Harmony Strikes Again: Foreign Video Content Purged From Streaming Sites AcFun and Bilibili
The Chinese Internet is reacting with dismay to the news that the most popular TV and films watched on video streaming sites AcFun and Bilibili have been completely taken offline.
Fans are expressing anger and despair that AcFun and Bilibili have been almost completely gutted of their vast collection of popular overseas movies and television shows from the USA, the UK, Japan, South Korea, and Thailand, not even sparing selections that users had saved for future viewing.
Beginning last night, users found a gradual disappearance of access to the content. Though they could previously access a menu selection, users were at first informed that the video selection was unavailable; later, AcFun would remove its "Movies and TV" completely from its interface.
No official explanation or reason has been given for the cull, but it appears to relate to any content on the two platforms that had a copyright claim on it.
It's not consolation for users that the foreign movies still available for viewing are limited to those in the public domain without any copyrights. Although they can't watch the latest Hollywood hits, Bilibili users have been afforded the chance to brush up on their classics, with continuing access to the now century-old Charlie Chaplin films Kid Auto Races at Venice (1914) and A Jitney Elopement (1915).
A few Chinese shows have been affected by the ban, but their removal appears not to have affected Chinese netizens too much.
AcFun and Bilibili had become immensely popular with Chinese users starving for quality content. Even though they brazenly violated copyright claims, users flocked to them in droves for content they were unable to get anywhere else. Bilibili was especially favored for its exclusive content and lack of commercials, and even helped foster a community of translators that worked to provide subtitles for hundreds of hours of overseas content.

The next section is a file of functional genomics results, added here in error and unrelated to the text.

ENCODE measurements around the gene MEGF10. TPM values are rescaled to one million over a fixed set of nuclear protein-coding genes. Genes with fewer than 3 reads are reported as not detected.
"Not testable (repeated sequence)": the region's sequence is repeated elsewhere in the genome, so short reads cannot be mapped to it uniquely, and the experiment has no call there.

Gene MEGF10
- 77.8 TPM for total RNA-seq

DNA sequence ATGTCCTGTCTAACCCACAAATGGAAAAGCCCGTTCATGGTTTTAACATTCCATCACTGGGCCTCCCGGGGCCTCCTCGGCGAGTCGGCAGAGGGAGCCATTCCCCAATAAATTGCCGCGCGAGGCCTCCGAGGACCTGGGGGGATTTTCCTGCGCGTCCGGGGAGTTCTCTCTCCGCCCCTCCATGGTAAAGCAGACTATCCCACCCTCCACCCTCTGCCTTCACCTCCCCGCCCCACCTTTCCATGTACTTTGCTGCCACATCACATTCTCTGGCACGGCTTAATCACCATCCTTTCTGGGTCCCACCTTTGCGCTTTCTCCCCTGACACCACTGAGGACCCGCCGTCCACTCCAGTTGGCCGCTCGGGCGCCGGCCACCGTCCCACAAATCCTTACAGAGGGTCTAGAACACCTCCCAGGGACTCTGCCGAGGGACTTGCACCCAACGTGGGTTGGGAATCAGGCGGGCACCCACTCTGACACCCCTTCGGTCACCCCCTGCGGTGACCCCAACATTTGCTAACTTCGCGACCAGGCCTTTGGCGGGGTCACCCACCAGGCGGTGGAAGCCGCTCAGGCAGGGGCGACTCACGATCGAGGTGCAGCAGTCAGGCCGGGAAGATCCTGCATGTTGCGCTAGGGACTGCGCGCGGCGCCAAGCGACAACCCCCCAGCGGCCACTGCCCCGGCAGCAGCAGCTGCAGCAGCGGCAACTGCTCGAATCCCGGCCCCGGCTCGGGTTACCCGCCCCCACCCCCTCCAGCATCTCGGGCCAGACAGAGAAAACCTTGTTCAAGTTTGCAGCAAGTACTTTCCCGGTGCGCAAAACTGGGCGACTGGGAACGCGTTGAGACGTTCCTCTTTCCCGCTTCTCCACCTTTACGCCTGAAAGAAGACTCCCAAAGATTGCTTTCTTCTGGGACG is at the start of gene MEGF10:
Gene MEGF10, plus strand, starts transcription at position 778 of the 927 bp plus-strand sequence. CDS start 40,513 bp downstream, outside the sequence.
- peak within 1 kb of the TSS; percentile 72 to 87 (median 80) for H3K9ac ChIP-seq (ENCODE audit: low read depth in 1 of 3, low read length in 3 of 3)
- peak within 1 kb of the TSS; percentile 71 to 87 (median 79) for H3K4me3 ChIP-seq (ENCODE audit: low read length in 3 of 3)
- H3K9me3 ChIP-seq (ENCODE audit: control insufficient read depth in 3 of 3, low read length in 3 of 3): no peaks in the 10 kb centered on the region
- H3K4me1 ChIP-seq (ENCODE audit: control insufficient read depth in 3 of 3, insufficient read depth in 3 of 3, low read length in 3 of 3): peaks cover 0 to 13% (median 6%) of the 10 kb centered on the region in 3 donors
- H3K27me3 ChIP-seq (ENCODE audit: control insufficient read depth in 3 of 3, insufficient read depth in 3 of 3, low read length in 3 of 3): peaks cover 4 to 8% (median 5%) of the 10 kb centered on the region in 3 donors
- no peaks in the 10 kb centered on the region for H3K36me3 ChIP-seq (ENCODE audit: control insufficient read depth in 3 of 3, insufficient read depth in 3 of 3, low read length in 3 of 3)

The Chinese authority with the power to force these changes, the State Press and Publication Administration of Radio, Film, and Television (formerly known as SARFT), is infamous for its sudden bans that come without explanation.
In 2014, SARFT put forth a law that would force all foreign television and films to submit to a verification process, only to ban the most beloved sitcom among Chinese viewers, The Big Bang Theory the following year as well as any depictions of smoking. Last year, SARFT went after online content that depicted "improper portrayals" of homosexuality by banning the web drama Addicted while also forcing a period drama starring China's top star Fan Bingbing to censor out any depiction of her cleavage. Earlier this year, South Korean content came under fire as China objected nationwide to the THAAD missile defense system.
As with before, people will find a way to watch their favorite shows. Until then, there's a lot of complaining to do online.
More stories from this author here.